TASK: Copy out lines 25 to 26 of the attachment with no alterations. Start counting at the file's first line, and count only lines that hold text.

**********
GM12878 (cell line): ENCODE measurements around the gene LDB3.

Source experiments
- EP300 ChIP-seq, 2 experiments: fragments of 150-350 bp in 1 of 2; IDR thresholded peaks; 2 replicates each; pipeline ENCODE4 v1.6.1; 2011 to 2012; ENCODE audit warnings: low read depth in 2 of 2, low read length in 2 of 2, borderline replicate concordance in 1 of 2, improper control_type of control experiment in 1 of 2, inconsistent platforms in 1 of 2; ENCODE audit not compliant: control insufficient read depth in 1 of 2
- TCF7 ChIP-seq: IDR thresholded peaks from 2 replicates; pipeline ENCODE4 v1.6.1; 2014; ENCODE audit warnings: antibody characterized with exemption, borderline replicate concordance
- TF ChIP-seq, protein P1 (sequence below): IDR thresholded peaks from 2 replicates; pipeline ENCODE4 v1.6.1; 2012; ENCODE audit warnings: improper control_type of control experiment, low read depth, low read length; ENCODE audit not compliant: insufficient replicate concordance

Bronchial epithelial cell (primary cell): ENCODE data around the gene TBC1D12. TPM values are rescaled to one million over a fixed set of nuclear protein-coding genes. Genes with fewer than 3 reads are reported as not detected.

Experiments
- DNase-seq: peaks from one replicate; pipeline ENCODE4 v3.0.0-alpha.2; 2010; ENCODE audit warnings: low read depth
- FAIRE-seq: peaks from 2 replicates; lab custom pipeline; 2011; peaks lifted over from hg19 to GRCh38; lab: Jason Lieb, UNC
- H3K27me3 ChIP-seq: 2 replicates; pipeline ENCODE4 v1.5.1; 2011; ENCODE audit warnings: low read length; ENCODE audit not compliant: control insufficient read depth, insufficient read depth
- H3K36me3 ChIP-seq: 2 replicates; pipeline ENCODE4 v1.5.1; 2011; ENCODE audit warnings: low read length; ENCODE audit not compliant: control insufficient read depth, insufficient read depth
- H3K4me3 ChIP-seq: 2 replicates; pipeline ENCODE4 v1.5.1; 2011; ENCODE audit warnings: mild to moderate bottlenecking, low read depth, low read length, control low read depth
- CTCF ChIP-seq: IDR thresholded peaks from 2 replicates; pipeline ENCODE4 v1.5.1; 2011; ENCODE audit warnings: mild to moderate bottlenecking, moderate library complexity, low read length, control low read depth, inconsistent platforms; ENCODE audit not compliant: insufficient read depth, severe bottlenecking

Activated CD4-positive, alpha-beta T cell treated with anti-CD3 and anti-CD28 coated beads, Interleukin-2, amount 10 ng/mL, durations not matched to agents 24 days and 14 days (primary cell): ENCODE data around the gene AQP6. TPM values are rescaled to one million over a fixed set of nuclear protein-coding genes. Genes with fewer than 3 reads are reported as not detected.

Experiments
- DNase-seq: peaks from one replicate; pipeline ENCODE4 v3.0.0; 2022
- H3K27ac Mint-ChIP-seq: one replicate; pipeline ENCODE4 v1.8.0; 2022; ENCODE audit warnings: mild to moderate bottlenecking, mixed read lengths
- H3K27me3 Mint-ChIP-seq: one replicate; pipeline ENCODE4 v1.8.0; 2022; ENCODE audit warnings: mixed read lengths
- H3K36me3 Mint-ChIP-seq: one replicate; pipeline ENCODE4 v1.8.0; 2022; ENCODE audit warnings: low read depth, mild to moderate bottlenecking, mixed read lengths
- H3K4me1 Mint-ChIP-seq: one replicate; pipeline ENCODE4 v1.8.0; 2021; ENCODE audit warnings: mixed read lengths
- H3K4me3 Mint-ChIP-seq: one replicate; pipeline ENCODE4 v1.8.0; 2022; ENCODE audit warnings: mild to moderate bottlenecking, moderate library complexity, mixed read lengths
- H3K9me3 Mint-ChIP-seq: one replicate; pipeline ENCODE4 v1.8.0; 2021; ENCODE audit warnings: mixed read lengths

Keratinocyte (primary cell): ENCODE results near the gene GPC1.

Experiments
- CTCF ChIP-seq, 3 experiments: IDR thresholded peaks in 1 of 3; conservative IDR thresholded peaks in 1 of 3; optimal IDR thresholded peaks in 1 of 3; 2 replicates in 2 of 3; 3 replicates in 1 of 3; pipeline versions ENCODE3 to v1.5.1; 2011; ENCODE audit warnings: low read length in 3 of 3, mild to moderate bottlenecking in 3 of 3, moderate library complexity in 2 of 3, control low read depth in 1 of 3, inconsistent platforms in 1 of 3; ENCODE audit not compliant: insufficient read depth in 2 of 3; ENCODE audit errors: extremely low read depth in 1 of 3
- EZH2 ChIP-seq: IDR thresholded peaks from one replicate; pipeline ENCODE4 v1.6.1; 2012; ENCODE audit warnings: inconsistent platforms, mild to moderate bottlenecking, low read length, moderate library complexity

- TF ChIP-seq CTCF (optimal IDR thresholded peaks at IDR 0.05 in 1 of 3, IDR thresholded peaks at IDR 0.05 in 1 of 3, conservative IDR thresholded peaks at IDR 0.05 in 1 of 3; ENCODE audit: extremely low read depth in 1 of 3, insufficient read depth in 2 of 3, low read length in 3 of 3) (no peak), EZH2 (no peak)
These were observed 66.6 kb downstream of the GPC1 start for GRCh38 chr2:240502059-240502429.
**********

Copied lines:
- CTCF ChIP-seq, 3 experiments: IDR thresholded peaks in 1 of 3; conservative IDR thresholded peaks in 1 of 3; optimal IDR thresholded peaks in 1 of 3; 2 replicates in 2 of 3; 3 replicates in 1 of 3; pipeline versions ENCODE3 to v1.5.1; 2011; ENCODE audit warnings: low read length in 3 of 3, mild to moderate bottlenecking in 3 of 3, moderate library complexity in 2 of 3, control low read depth in 1 of 3, inconsistent platforms in 1 of 3; ENCODE audit not compliant: insufficient read depth in 2 of 3; ENCODE audit errors: extremely low read depth in 1 of 3
- EZH2 ChIP-seq: IDR thresholded peaks from one replicate; pipeline ENCODE4 v1.6.1; 2012; ENCODE audit warnings: inconsistent platforms, mild to moderate bottlenecking, low read length, moderate library complexity